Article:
According to the web site of the Federal Emergency Management Agency (FEMA), which helps to administer the NSGP, “[Fiscal year] 2011 NSGP funds were allocated based on risk analysis, effectiveness, and integration with broader state and local preparedness efforts. Each nonprofit organization was able to apply…for up to a $75,000 grant award.”

Locally, Jewish institutions received $550,000 — the lion’s share of the $700,000 in NSGP grants allocated to all Northern New Jersey non-profits. Eight area Jewish institutions qualified for the grants, said Alan Sweifach, planning and allocations director at the Jewish Federation of Northern New Jersey, who helped institutions apply for the funds.

The NSGP, which has existed since 2007, earmarks funds exclusively for physical improvements, such as security barriers, shatterproof glass windows, security cameras, upgrades to keys and locks, and other security measures, Sweifach said.

Since 2007, the DHS has awarded 36 grants through the NSGP program to 25 institutions in Northern New Jersey. “The fact we’ve received over $2.6 million since 2007 is a terrific result,” said Sweifach. “On a sad note, it shows our institutions have demonstrated they are at risk, and that’s been recognized.”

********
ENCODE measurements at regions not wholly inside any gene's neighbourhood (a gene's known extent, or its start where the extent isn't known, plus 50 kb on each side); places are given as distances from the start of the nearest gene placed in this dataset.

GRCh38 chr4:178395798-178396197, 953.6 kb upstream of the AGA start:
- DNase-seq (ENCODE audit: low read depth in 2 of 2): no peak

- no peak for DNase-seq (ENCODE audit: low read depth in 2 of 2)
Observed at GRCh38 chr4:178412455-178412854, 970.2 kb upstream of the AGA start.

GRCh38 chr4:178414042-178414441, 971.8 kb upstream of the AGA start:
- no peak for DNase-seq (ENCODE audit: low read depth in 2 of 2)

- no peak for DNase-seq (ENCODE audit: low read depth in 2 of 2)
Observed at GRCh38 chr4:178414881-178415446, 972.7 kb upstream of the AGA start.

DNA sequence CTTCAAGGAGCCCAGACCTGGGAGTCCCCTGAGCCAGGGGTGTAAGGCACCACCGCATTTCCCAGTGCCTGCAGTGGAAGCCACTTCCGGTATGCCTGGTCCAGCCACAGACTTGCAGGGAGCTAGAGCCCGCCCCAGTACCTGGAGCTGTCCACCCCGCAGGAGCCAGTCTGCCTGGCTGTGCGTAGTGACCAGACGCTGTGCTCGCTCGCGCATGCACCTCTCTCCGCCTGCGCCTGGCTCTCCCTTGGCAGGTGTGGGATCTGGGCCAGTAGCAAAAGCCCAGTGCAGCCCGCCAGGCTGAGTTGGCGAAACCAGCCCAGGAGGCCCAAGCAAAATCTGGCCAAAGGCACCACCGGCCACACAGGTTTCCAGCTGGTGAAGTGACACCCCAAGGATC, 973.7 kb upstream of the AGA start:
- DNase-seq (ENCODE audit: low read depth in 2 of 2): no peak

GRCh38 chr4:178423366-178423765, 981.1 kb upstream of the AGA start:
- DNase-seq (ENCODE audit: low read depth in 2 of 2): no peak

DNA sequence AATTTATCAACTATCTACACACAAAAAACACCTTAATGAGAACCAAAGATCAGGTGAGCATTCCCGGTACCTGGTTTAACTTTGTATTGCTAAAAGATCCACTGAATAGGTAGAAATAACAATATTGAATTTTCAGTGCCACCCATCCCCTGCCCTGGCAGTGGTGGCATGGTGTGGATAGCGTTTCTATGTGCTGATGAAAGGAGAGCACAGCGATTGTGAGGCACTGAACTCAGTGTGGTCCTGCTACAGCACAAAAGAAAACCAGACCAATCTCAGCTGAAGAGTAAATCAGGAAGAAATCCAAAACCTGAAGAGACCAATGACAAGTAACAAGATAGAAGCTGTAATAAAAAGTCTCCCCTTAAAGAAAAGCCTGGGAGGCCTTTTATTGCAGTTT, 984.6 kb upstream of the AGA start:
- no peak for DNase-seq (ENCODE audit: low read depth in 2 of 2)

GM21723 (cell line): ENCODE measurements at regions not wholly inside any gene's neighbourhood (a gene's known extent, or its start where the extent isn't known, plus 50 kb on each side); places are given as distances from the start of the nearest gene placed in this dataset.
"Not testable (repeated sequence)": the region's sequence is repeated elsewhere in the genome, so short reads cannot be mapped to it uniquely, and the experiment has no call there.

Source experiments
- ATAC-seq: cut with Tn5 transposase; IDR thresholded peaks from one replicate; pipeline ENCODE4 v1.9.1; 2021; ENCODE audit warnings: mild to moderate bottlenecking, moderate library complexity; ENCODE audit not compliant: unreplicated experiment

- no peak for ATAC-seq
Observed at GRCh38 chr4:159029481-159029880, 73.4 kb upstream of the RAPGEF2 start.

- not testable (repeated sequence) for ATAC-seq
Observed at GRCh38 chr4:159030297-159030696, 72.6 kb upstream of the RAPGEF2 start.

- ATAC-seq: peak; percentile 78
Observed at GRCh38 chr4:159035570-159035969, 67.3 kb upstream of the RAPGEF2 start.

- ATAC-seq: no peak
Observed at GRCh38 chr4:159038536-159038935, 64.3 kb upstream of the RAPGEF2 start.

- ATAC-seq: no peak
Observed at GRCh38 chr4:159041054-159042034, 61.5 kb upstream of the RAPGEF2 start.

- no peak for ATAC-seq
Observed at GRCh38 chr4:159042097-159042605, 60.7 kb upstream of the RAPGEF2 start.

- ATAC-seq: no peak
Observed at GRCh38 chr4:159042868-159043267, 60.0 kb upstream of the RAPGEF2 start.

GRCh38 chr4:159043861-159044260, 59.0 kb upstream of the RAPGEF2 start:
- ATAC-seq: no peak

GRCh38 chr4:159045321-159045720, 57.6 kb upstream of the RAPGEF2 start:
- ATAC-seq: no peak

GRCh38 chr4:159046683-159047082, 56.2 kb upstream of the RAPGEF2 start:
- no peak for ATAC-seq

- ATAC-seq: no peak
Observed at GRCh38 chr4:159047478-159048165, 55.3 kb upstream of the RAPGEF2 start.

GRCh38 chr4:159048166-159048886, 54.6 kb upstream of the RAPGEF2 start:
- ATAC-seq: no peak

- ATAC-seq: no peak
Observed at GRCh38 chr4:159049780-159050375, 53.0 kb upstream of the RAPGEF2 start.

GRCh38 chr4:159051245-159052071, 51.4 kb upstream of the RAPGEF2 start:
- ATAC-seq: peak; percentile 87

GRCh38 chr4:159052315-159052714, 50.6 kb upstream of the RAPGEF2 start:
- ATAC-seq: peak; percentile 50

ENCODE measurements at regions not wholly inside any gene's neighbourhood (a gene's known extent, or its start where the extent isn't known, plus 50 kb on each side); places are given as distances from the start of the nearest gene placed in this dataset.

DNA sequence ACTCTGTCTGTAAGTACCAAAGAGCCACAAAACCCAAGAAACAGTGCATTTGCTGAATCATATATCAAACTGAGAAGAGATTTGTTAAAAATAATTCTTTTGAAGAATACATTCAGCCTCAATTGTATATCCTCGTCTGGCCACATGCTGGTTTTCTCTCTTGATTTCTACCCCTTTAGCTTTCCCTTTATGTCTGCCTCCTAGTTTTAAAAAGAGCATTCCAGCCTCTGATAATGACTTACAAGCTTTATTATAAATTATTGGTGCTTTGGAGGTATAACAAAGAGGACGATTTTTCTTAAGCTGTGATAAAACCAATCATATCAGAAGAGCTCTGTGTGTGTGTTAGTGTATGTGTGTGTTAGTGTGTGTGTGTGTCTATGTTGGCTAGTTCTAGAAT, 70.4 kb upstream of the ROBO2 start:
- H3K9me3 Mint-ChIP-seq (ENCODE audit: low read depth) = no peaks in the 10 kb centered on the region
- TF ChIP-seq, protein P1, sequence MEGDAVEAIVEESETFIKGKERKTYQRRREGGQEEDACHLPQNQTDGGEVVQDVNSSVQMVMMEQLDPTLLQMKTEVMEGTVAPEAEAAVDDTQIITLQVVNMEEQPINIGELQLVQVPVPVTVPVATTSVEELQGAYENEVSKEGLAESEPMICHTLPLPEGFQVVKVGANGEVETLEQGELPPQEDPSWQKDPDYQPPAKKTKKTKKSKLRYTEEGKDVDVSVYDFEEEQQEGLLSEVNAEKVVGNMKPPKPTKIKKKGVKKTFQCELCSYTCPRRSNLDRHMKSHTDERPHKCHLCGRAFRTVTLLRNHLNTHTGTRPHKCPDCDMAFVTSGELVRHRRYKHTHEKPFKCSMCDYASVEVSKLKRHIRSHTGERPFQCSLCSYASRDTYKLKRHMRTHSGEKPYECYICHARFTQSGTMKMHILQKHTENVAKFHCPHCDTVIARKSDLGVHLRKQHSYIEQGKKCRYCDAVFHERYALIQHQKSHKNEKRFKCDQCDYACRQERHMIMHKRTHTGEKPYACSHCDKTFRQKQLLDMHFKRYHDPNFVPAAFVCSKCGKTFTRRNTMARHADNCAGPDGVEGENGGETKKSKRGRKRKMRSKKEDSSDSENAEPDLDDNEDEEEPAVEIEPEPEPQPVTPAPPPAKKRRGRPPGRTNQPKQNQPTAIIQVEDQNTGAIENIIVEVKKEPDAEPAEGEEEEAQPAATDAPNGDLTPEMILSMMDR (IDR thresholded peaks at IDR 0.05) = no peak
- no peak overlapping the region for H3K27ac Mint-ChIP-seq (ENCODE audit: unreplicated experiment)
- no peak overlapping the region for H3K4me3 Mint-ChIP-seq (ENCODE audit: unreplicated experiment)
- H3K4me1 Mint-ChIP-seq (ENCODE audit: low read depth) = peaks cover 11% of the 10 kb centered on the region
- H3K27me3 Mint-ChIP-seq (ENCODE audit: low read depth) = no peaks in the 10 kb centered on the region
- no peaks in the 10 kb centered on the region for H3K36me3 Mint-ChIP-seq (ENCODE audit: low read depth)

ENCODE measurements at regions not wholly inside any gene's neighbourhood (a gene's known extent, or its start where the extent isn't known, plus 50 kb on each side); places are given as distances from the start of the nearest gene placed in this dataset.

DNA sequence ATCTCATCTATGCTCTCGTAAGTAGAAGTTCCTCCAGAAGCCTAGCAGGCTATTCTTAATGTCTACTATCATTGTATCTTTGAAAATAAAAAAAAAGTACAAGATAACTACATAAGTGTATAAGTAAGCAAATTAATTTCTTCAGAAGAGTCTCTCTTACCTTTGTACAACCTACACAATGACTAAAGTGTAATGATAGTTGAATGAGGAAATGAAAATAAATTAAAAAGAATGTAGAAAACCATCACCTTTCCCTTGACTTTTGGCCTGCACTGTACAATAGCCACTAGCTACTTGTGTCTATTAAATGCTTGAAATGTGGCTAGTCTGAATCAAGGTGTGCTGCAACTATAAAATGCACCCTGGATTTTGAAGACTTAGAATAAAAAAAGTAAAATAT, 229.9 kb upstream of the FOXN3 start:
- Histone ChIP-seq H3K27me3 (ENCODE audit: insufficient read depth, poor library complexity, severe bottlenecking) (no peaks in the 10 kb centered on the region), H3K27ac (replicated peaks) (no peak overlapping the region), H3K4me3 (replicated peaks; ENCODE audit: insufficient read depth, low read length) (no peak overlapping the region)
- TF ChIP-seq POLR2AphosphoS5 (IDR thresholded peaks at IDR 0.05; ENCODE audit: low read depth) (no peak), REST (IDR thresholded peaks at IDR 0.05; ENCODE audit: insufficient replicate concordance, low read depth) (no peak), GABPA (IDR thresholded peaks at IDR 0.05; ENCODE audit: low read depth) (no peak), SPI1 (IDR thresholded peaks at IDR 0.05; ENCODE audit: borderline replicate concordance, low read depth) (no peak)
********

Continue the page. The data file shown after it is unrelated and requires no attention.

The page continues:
Local Jewish institutions that received NSGP funding this year are all schools and synagogues: in Teaneck, Cong. Beth Aaron, Cong. B’nai Yeshurun, and Cong. Rinat Yisrael; Gerrard Berman Day School in Oakland; Temple Emanu-El in Closter; Yeshiva of North Jersey in River Edge; Chabad Lubavitch on the Hudson in Fort Lee; and The Nathan Barnert Memorial Temple (Congregation B’nai Jeshurun) in Franklin Lakes.

The risk is real and the allocations demonstrate that, said Sweifach.

“We’ve been able to demonstrate Jewish organizations are at high risk, they’ve received threats, and some have had attacks,” he said.